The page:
When this scared, frightened band of apostles suddenly could be changed overnight into a confident mission society then no vision or hallucination is sufficient to explain such a revolutionary transformation

When this scared, frightened band of apostles which was just about to throw away everything in order to flee in despair to Galilee: when these peasants, shepherds, and fisherman, who betrayed and denied their master and then failed him miserably, suddenly could be changed overnight into a confident mission society, convinced of salvation and able to work with much more success after Easter than before Easter, then no vision or hallucination is sufficient to explain such a revolutionary transformation…

If the defeated and depressed group of disciples overnight could change into a victorious movement of faith, based only on autosuggestion or self-deception –without a fundamental faith experience — then this would be a much greater miracle that the resurrection itself…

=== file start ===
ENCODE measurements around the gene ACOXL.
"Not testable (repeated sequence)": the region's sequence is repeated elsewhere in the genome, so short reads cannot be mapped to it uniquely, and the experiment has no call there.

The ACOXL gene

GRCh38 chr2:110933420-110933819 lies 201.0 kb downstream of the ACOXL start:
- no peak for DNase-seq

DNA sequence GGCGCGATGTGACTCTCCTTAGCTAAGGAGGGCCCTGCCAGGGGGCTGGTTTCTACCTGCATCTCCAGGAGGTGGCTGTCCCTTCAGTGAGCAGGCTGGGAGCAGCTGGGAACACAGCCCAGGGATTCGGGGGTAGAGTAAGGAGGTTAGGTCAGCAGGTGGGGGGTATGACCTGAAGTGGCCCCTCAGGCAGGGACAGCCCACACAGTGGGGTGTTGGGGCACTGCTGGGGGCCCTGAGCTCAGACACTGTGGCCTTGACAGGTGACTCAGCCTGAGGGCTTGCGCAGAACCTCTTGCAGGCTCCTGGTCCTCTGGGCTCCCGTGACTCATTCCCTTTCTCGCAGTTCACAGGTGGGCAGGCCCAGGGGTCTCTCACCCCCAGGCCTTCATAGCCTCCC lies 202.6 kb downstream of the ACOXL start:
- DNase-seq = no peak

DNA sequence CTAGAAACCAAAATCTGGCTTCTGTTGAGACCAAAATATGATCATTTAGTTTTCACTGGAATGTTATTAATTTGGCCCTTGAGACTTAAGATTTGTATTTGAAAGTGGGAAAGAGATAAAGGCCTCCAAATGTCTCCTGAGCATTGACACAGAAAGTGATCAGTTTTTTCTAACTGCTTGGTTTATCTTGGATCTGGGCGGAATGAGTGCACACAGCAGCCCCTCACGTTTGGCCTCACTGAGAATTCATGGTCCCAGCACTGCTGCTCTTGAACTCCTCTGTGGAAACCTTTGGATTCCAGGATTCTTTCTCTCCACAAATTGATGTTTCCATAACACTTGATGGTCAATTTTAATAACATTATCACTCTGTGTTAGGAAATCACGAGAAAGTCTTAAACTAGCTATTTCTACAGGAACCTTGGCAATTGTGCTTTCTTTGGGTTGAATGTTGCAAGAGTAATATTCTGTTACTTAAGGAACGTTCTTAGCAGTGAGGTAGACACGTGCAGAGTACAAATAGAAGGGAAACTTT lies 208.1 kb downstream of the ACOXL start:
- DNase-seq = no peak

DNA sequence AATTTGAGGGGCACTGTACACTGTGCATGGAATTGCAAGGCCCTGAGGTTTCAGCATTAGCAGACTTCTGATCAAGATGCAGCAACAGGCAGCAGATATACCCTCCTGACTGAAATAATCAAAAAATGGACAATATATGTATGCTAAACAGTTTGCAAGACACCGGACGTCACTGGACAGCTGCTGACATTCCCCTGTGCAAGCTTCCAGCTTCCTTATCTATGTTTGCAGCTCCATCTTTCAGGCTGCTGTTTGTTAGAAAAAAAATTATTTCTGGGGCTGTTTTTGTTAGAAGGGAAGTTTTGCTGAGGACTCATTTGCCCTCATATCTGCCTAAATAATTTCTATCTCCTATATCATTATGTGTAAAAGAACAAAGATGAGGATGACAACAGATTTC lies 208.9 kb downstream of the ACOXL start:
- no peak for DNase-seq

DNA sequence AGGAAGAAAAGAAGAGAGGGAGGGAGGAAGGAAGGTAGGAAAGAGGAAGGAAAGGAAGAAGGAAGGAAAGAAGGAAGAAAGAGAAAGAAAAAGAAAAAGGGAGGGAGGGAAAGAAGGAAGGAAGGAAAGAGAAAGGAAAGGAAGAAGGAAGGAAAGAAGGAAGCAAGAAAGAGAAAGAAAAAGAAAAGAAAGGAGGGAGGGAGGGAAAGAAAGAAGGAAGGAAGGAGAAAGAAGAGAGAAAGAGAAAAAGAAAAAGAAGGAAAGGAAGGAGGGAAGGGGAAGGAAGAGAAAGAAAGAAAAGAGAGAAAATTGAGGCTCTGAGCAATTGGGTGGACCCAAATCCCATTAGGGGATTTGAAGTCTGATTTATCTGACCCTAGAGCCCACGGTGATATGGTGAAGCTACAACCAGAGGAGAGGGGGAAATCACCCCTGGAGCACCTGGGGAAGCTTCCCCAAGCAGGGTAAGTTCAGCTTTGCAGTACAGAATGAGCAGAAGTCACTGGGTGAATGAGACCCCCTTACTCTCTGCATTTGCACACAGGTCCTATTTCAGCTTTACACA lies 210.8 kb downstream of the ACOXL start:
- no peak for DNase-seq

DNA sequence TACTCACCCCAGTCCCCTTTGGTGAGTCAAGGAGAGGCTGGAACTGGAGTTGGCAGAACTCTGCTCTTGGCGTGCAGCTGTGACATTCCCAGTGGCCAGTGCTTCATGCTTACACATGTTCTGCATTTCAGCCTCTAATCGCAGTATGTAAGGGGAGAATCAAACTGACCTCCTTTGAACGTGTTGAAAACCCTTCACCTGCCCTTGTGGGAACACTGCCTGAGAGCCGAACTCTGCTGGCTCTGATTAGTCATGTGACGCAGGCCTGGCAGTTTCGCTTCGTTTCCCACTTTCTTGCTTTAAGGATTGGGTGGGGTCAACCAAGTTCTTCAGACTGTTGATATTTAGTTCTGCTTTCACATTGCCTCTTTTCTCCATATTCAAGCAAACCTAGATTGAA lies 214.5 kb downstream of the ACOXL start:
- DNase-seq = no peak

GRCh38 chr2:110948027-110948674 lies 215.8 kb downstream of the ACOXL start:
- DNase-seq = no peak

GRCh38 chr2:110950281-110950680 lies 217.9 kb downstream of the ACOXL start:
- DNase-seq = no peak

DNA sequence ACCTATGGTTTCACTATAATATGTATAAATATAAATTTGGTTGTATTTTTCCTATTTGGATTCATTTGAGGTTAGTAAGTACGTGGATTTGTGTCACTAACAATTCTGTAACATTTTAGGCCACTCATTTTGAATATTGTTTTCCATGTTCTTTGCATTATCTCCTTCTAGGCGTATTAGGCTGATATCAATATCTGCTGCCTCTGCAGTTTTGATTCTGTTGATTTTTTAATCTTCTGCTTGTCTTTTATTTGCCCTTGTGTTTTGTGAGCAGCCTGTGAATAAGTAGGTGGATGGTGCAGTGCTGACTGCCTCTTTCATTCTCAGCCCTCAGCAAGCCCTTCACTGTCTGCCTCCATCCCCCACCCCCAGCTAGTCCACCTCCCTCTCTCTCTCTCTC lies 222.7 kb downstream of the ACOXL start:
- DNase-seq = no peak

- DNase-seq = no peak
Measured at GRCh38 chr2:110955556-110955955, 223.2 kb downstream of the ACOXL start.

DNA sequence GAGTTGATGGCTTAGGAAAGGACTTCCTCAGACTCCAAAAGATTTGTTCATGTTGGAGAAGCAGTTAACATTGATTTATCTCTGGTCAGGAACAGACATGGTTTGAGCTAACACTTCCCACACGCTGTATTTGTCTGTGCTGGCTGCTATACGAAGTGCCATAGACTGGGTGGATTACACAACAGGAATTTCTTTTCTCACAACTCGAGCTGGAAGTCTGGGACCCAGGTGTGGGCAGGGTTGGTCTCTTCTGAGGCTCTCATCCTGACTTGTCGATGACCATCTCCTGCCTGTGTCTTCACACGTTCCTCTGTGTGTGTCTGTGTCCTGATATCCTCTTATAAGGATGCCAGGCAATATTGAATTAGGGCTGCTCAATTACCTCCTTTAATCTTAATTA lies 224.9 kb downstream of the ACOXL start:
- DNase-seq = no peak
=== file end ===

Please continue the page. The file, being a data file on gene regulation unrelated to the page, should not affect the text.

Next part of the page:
Any kind of deception is excluded in any case, be it the theft of the body, trance, or the invention of a miracle…

Dr Pinchus Lapide,The Resurrection of Jesus: A Jewish Persepective, SPCK, 1984, p.125. He accepts the literal resurrection of Jesus yet remains a Jew. His attack is upon Liberal ‘Christian’ ‘scholars’ who say that Jesus rose “in the kerygma”, “in the hearts of his people”, or in the sense that his message goes on. To which this Jew responds:

But most of these and similar conceptions strike me as all too abstract and scholarly to explain the fact that the solid hillbillies from Galilee who, for the very reason of the crucifixion of their master, were saddened to death, were changed within a short period of time into a jubilant community of believers…

One thing we may assume with certainty: neither the Twelve nor the early church believed in the ingenious wisdom of theologians. Indeed, they hardly would have understood what the gentlemen of scholarship want to say in such a roundabout manner…

However, for the first Christians who thought, believed, and hoped in a Jewish manner, the immediate historicity was not only a part of that happening but the indispensable precondition for the recognition of its significance for salvation. For all these Christians who believe in the incarnation ( something which I am unable to do ) but have difficulty with the historically understood resurrection, the word of Jesus of the “blind guides, straining out a gnat and swallowing a camel” probably applies. (Matt. 23:24 )

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